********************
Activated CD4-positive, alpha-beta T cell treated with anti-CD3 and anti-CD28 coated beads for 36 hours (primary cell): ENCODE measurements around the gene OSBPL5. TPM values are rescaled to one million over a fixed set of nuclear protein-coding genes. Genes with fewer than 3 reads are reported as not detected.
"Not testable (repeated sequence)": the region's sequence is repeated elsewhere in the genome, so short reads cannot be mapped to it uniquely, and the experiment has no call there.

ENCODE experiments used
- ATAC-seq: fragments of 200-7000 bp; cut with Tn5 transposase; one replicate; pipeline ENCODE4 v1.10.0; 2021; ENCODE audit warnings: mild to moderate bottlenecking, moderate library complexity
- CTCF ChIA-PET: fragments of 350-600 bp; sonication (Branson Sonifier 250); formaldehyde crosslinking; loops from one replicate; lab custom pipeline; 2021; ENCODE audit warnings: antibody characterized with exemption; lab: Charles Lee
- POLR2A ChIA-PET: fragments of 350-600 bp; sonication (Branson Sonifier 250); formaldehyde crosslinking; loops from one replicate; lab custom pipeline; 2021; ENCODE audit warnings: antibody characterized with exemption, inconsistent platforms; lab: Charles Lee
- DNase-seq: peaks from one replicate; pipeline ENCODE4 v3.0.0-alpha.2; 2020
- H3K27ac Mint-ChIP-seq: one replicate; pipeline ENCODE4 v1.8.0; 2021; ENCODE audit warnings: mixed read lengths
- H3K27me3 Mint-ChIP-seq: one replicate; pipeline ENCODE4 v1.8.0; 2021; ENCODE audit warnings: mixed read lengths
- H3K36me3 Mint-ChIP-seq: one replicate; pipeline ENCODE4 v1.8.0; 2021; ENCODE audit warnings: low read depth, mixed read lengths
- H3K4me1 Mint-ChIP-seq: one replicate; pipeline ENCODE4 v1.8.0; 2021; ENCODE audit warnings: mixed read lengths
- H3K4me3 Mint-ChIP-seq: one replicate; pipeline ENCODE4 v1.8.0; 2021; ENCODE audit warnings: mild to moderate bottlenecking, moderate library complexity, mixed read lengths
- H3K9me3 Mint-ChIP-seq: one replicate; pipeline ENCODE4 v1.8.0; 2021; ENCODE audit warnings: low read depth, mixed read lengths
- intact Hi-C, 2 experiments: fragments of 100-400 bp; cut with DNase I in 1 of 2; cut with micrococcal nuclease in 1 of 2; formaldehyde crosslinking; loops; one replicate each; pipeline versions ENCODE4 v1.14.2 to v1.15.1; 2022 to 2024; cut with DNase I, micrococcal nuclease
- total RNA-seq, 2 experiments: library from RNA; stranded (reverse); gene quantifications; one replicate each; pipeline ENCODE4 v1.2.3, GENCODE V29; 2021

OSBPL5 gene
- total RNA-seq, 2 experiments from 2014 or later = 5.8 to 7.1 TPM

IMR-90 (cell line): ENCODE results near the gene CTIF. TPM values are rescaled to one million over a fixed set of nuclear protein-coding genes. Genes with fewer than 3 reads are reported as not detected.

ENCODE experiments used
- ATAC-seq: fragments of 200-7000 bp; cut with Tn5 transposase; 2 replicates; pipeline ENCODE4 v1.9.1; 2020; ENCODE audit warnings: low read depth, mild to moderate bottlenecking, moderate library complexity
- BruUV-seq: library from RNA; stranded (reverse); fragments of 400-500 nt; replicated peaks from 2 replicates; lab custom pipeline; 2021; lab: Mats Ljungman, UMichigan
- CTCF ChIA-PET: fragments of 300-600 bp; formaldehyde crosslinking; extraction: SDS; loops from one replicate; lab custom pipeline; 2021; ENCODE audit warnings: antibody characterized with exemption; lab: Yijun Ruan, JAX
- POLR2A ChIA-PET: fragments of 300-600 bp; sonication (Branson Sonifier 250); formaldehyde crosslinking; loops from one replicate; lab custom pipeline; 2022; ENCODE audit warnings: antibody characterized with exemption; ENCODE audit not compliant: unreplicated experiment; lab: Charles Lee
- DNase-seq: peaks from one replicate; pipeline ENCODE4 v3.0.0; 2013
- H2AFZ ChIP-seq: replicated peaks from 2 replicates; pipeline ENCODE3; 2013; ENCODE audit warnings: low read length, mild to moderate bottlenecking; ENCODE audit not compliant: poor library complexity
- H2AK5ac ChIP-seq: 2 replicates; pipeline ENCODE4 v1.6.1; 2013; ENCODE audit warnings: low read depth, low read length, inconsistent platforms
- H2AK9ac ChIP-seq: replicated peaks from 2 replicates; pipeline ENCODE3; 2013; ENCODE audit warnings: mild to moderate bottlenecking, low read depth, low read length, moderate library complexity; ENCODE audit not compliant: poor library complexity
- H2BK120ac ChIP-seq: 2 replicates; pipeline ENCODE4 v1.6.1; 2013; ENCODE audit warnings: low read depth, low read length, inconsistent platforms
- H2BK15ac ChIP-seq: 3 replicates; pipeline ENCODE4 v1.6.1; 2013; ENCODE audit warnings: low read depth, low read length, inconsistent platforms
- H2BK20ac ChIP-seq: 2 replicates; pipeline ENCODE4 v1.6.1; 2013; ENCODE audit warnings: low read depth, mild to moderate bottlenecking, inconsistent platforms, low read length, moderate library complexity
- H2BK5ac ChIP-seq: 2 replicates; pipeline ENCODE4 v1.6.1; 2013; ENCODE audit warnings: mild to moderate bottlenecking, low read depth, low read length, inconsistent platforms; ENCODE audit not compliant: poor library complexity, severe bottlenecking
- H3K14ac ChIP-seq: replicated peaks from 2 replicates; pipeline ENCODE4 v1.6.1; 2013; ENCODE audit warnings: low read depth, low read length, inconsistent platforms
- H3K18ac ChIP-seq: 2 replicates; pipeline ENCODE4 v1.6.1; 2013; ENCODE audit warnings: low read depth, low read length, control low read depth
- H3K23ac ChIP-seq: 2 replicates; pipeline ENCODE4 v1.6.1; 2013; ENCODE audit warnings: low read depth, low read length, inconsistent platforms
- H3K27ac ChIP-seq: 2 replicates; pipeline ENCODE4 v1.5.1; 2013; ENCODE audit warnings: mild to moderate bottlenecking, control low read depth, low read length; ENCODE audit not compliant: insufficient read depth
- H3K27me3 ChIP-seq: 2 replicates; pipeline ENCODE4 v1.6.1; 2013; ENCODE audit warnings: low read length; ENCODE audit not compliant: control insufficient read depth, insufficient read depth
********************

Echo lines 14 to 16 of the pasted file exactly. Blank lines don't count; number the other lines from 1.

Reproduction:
- intact Hi-C, 2 experiments: fragments of 100-400 bp; cut with DNase I in 1 of 2; cut with micrococcal nuclease in 1 of 2; formaldehyde crosslinking; loops; one replicate each; pipeline versions ENCODE4 v1.14.2 to v1.15.1; 2022 to 2024; cut with DNase I, micrococcal nuclease
- total RNA-seq, 2 experiments: library from RNA; stranded (reverse); gene quantifications; one replicate each; pipeline ENCODE4 v1.2.3, GENCODE V29; 2021

OSBPL5 gene